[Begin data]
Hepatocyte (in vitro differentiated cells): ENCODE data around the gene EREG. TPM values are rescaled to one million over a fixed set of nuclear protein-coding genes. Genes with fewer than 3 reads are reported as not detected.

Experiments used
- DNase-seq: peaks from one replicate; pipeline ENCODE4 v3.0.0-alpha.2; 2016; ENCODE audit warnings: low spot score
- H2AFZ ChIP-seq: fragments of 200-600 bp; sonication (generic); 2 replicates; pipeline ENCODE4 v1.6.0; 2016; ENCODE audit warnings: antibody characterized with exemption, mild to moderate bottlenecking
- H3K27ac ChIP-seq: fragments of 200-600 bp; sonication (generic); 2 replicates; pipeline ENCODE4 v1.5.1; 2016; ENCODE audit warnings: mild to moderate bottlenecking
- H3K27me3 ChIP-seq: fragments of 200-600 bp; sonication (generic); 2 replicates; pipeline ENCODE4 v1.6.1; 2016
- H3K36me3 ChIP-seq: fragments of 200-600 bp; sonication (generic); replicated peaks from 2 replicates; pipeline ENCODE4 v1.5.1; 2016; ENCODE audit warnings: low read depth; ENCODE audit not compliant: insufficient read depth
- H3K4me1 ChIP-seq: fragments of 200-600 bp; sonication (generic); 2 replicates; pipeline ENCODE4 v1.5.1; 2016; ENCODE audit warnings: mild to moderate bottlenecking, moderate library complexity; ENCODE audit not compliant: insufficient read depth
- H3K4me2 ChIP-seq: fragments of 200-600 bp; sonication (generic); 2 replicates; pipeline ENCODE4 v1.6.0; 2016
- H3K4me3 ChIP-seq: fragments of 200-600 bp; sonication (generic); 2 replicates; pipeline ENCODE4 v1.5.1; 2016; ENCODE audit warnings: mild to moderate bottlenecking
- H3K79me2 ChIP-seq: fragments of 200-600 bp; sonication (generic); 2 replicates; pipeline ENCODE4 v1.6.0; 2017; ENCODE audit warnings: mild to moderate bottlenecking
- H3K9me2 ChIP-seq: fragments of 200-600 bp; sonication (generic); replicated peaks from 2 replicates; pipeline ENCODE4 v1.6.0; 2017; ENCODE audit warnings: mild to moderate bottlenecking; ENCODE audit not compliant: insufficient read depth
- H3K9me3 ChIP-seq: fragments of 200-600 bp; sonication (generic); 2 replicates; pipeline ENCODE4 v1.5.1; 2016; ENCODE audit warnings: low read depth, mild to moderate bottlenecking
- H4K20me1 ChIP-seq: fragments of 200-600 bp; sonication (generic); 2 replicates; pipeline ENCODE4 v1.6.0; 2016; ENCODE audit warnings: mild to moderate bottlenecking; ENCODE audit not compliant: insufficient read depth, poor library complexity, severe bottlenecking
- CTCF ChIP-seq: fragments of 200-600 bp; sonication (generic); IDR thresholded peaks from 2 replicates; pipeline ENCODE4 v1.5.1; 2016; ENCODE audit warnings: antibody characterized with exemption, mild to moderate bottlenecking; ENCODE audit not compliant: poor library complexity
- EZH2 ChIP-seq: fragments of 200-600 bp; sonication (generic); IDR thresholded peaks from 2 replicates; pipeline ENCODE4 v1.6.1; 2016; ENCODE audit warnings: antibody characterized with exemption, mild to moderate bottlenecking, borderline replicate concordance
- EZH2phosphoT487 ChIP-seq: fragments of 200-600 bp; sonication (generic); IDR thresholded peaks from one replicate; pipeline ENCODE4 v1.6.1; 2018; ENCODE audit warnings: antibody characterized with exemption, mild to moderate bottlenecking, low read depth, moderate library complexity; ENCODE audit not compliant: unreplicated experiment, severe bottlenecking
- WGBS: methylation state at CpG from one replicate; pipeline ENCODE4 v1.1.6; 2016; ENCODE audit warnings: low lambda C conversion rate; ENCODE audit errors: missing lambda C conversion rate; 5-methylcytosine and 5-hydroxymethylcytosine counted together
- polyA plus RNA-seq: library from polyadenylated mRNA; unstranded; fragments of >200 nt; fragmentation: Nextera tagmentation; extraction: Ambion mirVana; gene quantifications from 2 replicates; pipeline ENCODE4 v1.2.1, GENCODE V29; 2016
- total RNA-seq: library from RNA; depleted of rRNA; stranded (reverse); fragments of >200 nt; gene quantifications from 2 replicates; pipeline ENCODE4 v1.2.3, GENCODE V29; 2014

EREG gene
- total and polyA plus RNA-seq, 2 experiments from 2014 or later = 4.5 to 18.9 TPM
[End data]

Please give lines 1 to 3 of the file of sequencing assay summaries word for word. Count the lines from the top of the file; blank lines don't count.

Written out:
Hepatocyte (in vitro differentiated cells): ENCODE data around the gene EREG. TPM values are rescaled to one million over a fixed set of nuclear protein-coding genes. Genes with fewer than 3 reads are reported as not detected.

Experiments used
- DNase-seq: peaks from one replicate; pipeline ENCODE4 v3.0.0-alpha.2; 2016; ENCODE audit warnings: low spot score